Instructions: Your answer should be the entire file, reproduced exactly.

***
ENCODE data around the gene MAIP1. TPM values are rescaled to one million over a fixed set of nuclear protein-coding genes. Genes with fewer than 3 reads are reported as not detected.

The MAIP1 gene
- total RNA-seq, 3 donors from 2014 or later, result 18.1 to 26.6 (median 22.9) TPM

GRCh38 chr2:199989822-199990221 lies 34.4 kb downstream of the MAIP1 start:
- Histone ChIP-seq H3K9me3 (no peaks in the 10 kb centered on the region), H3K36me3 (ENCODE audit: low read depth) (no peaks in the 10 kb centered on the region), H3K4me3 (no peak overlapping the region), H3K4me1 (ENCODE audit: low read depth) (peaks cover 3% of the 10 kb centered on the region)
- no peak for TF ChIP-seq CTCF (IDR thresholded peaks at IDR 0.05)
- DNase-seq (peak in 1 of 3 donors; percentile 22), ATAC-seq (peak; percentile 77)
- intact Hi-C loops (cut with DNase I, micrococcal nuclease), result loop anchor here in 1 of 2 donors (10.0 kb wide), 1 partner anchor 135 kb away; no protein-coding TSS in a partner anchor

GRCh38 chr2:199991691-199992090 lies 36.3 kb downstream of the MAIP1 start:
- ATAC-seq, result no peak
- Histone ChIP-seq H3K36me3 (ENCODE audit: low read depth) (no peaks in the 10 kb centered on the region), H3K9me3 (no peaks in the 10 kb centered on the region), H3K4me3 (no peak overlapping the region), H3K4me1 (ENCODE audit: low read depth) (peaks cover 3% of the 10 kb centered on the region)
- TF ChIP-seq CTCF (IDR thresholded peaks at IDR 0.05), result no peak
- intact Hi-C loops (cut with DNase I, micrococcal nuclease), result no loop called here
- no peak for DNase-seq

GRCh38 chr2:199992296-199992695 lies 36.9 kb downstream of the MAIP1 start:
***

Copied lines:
ENCODE data around the gene MAIP1. TPM values are rescaled to one million over a fixed set of nuclear protein-coding genes. Genes with fewer than 3 reads are reported as not detected.

The MAIP1 gene
- total RNA-seq, 3 donors from 2014 or later, result 18.1 to 26.6 (median 22.9) TPM

GRCh38 chr2:199989822-199990221 lies 34.4 kb downstream of the MAIP1 start:
- Histone ChIP-seq H3K9me3 (no peaks in the 10 kb centered on the region), H3K36me3 (ENCODE audit: low read depth) (no peaks in the 10 kb centered on the region), H3K4me3 (no peak overlapping the region), H3K4me1 (ENCODE audit: low read depth) (peaks cover 3% of the 10 kb centered on the region)
- no peak for TF ChIP-seq CTCF (IDR thresholded peaks at IDR 0.05)
- DNase-seq (peak in 1 of 3 donors; percentile 22), ATAC-seq (peak; percentile 77)
- intact Hi-C loops (cut with DNase I, micrococcal nuclease), result loop anchor here in 1 of 2 donors (10.0 kb wide), 1 partner anchor 135 kb away; no protein-coding TSS in a partner anchor

GRCh38 chr2:199991691-199992090 lies 36.3 kb downstream of the MAIP1 start:
- ATAC-seq, result no peak
- Histone ChIP-seq H3K36me3 (ENCODE audit: low read depth) (no peaks in the 10 kb centered on the region), H3K9me3 (no peaks in the 10 kb centered on the region), H3K4me3 (no peak overlapping the region), H3K4me1 (ENCODE audit: low read depth) (peaks cover 3% of the 10 kb centered on the region)
- TF ChIP-seq CTCF (IDR thresholded peaks at IDR 0.05), result no peak
- intact Hi-C loops (cut with DNase I, micrococcal nuclease), result no loop called here
- no peak for DNase-seq

GRCh38 chr2:199992296-199992695 lies 36.9 kb downstream of the MAIP1 start: